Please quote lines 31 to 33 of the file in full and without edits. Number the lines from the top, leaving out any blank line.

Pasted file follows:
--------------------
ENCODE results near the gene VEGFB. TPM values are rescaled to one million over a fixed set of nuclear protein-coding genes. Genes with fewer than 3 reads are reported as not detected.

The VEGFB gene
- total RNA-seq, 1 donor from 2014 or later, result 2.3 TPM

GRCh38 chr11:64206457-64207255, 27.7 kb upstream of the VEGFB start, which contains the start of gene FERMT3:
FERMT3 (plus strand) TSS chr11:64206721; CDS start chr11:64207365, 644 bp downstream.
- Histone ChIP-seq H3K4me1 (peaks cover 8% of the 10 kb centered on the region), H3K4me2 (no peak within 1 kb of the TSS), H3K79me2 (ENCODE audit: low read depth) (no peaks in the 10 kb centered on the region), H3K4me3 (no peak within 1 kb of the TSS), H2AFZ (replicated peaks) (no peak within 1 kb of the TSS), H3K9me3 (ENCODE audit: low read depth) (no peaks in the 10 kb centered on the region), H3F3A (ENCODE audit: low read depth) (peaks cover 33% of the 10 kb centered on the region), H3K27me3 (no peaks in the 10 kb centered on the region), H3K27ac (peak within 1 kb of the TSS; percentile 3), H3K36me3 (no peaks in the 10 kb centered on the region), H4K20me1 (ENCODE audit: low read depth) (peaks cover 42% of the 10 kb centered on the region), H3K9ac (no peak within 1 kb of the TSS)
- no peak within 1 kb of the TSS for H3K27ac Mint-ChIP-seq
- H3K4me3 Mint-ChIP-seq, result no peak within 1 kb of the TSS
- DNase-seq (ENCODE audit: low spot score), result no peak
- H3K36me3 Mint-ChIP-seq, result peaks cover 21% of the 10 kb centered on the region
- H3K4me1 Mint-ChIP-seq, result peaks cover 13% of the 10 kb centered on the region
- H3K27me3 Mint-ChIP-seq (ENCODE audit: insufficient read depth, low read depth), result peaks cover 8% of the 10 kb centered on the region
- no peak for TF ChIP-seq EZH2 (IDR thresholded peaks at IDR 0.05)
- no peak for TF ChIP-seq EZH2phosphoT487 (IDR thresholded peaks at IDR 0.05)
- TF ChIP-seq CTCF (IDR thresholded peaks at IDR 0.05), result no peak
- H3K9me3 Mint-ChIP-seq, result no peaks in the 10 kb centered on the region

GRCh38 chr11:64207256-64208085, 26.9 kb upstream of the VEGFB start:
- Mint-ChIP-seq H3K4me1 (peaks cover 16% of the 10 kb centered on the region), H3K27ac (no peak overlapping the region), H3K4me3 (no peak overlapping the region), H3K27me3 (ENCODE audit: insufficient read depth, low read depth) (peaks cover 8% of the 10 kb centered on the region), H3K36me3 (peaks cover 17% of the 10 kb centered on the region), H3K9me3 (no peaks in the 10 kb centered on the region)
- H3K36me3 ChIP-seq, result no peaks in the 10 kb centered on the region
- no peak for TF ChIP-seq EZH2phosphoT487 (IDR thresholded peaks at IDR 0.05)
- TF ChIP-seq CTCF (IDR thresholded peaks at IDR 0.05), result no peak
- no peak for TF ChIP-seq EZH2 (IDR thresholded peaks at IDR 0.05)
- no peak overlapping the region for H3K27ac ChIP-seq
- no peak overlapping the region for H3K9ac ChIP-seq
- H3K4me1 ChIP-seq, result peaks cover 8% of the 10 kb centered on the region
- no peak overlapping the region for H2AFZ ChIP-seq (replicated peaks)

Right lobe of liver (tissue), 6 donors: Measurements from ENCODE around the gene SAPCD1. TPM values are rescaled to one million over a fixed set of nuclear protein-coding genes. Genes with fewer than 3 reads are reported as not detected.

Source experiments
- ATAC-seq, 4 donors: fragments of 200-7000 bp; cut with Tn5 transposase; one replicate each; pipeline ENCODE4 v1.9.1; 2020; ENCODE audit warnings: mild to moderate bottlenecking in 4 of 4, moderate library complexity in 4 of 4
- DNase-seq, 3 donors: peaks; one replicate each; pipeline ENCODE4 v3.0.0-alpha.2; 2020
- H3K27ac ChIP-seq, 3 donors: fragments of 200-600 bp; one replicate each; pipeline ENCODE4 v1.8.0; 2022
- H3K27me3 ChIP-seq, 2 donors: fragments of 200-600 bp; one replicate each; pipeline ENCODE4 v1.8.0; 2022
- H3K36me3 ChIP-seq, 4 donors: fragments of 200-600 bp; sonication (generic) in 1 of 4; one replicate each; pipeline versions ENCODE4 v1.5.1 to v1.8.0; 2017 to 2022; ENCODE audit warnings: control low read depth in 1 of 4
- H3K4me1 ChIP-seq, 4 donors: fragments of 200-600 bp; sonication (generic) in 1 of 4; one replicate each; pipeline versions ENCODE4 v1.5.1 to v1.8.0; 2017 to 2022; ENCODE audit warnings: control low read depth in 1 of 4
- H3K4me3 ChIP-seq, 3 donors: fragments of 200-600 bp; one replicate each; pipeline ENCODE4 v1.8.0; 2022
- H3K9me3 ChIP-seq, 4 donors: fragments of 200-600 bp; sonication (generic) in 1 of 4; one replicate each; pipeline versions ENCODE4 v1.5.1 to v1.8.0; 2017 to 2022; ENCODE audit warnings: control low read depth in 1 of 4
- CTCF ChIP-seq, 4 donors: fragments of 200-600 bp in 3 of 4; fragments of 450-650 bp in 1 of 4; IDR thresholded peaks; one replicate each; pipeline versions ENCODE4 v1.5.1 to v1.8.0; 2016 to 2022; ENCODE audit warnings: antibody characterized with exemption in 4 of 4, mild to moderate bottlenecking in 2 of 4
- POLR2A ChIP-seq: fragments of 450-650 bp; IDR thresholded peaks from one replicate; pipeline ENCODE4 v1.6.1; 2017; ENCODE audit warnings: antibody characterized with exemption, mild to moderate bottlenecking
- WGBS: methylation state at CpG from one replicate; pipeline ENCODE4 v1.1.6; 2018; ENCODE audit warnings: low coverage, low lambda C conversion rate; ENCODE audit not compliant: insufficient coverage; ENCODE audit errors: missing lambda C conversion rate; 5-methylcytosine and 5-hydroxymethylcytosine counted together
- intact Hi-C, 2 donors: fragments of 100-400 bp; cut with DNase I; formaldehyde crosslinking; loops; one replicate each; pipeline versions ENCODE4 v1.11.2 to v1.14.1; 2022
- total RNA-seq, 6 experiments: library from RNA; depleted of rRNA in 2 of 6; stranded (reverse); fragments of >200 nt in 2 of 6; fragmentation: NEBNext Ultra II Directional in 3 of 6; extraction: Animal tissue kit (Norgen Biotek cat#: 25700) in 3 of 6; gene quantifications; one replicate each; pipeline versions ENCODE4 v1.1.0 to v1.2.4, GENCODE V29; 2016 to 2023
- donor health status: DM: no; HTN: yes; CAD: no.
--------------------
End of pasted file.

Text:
- H3K27ac ChIP-seq, 3 donors: fragments of 200-600 bp; one replicate each; pipeline ENCODE4 v1.8.0; 2022
- H3K27me3 ChIP-seq, 2 donors: fragments of 200-600 bp; one replicate each; pipeline ENCODE4 v1.8.0; 2022
- H3K36me3 ChIP-seq, 4 donors: fragments of 200-600 bp; sonication (generic) in 1 of 4; one replicate each; pipeline versions ENCODE4 v1.5.1 to v1.8.0; 2017 to 2022; ENCODE audit warnings: control low read depth in 1 of 4